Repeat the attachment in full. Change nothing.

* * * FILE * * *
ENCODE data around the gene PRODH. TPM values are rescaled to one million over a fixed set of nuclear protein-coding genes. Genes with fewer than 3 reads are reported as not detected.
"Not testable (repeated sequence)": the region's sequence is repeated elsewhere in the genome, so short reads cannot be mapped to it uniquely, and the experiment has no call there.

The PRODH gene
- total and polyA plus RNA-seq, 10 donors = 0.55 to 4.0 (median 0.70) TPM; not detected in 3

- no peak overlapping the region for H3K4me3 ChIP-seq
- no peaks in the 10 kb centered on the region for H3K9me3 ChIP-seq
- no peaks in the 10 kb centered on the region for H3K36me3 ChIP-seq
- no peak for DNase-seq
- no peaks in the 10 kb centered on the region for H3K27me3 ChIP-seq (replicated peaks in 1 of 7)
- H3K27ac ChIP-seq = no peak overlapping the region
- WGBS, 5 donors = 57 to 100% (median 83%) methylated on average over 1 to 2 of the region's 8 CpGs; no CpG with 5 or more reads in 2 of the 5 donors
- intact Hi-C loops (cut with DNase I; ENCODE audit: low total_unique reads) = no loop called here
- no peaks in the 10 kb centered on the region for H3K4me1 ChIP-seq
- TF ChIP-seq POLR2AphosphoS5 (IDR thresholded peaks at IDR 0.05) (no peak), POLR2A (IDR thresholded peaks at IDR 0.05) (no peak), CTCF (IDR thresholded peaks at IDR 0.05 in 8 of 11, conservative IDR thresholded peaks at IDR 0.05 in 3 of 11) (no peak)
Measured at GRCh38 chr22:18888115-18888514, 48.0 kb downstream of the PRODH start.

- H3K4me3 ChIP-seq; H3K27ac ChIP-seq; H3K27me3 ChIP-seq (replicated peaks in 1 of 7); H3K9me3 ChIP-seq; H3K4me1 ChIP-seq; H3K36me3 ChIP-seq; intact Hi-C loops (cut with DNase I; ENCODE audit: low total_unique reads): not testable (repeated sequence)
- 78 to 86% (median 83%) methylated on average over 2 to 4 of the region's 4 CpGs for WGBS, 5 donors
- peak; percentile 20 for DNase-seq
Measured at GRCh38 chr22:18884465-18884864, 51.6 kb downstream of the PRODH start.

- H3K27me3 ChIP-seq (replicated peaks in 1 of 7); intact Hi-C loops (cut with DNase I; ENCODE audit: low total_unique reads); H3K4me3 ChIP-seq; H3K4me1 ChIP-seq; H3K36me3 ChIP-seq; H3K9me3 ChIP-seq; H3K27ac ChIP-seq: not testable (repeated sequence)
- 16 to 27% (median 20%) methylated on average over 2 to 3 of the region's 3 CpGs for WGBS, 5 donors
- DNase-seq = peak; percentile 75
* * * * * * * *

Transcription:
ENCODE data around the gene PRODH. TPM values are rescaled to one million over a fixed set of nuclear protein-coding genes. Genes with fewer than 3 reads are reported as not detected.
"Not testable (repeated sequence)": the region's sequence is repeated elsewhere in the genome, so short reads cannot be mapped to it uniquely, and the experiment has no call there.

The PRODH gene
- total and polyA plus RNA-seq, 10 donors = 0.55 to 4.0 (median 0.70) TPM; not detected in 3

- no peak overlapping the region for H3K4me3 ChIP-seq
- no peaks in the 10 kb centered on the region for H3K9me3 ChIP-seq
- no peaks in the 10 kb centered on the region for H3K36me3 ChIP-seq
- no peak for DNase-seq
- no peaks in the 10 kb centered on the region for H3K27me3 ChIP-seq (replicated peaks in 1 of 7)
- H3K27ac ChIP-seq = no peak overlapping the region
- WGBS, 5 donors = 57 to 100% (median 83%) methylated on average over 1 to 2 of the region's 8 CpGs; no CpG with 5 or more reads in 2 of the 5 donors
- intact Hi-C loops (cut with DNase I; ENCODE audit: low total_unique reads) = no loop called here
- no peaks in the 10 kb centered on the region for H3K4me1 ChIP-seq
- TF ChIP-seq POLR2AphosphoS5 (IDR thresholded peaks at IDR 0.05) (no peak), POLR2A (IDR thresholded peaks at IDR 0.05) (no peak), CTCF (IDR thresholded peaks at IDR 0.05 in 8 of 11, conservative IDR thresholded peaks at IDR 0.05 in 3 of 11) (no peak)
Measured at GRCh38 chr22:18888115-18888514, 48.0 kb downstream of the PRODH start.

- H3K4me3 ChIP-seq; H3K27ac ChIP-seq; H3K27me3 ChIP-seq (replicated peaks in 1 of 7); H3K9me3 ChIP-seq; H3K4me1 ChIP-seq; H3K36me3 ChIP-seq; intact Hi-C loops (cut with DNase I; ENCODE audit: low total_unique reads): not testable (repeated sequence)
- 78 to 86% (median 83%) methylated on average over 2 to 4 of the region's 4 CpGs for WGBS, 5 donors
- peak; percentile 20 for DNase-seq
Measured at GRCh38 chr22:18884465-18884864, 51.6 kb downstream of the PRODH start.

- H3K27me3 ChIP-seq (replicated peaks in 1 of 7); intact Hi-C loops (cut with DNase I; ENCODE audit: low total_unique reads); H3K4me3 ChIP-seq; H3K4me1 ChIP-seq; H3K36me3 ChIP-seq; H3K9me3 ChIP-seq; H3K27ac ChIP-seq: not testable (repeated sequence)
- 16 to 27% (median 20%) methylated on average over 2 to 3 of the region's 3 CpGs for WGBS, 5 donors
- DNase-seq = peak; percentile 75